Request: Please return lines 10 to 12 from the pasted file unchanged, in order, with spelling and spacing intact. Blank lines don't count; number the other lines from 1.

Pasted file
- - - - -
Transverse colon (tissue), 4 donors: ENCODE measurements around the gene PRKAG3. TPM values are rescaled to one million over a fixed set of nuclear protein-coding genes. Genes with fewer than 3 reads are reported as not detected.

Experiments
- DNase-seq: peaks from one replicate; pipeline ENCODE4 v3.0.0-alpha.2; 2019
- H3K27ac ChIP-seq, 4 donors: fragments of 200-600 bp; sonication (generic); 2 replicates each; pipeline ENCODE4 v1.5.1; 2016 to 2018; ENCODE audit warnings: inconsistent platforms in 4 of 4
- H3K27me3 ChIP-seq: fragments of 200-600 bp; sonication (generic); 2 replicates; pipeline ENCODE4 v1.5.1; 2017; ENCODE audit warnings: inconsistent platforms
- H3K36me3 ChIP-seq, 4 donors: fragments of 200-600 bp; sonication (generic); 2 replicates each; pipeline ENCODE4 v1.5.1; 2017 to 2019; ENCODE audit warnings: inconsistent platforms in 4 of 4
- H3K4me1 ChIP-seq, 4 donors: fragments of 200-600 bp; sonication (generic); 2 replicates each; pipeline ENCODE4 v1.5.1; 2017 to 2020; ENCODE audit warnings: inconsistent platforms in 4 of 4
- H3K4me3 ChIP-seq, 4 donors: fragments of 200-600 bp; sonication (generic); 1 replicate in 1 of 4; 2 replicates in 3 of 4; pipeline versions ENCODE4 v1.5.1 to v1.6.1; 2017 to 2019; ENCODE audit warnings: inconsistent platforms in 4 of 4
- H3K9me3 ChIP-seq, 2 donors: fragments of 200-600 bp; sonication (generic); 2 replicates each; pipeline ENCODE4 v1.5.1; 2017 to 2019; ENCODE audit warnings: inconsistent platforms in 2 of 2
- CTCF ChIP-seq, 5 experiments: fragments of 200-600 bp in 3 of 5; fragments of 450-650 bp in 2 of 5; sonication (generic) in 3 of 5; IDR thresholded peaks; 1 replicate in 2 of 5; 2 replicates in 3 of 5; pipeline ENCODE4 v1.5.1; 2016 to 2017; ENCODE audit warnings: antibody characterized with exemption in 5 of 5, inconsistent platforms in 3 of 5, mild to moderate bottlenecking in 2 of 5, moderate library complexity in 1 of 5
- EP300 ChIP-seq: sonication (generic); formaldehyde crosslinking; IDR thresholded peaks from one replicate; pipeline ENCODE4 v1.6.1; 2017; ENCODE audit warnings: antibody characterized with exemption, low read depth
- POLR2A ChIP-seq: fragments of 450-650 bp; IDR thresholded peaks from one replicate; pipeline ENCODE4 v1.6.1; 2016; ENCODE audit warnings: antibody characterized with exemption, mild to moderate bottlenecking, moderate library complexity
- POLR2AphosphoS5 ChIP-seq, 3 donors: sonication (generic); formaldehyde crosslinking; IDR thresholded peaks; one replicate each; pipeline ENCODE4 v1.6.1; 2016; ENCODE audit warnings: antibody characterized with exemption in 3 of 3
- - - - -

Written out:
- CTCF ChIP-seq, 5 experiments: fragments of 200-600 bp in 3 of 5; fragments of 450-650 bp in 2 of 5; sonication (generic) in 3 of 5; IDR thresholded peaks; 1 replicate in 2 of 5; 2 replicates in 3 of 5; pipeline ENCODE4 v1.5.1; 2016 to 2017; ENCODE audit warnings: antibody characterized with exemption in 5 of 5, inconsistent platforms in 3 of 5, mild to moderate bottlenecking in 2 of 5, moderate library complexity in 1 of 5
- EP300 ChIP-seq: sonication (generic); formaldehyde crosslinking; IDR thresholded peaks from one replicate; pipeline ENCODE4 v1.6.1; 2017; ENCODE audit warnings: antibody characterized with exemption, low read depth
- POLR2A ChIP-seq: fragments of 450-650 bp; IDR thresholded peaks from one replicate; pipeline ENCODE4 v1.6.1; 2016; ENCODE audit warnings: antibody characterized with exemption, mild to moderate bottlenecking, moderate library complexity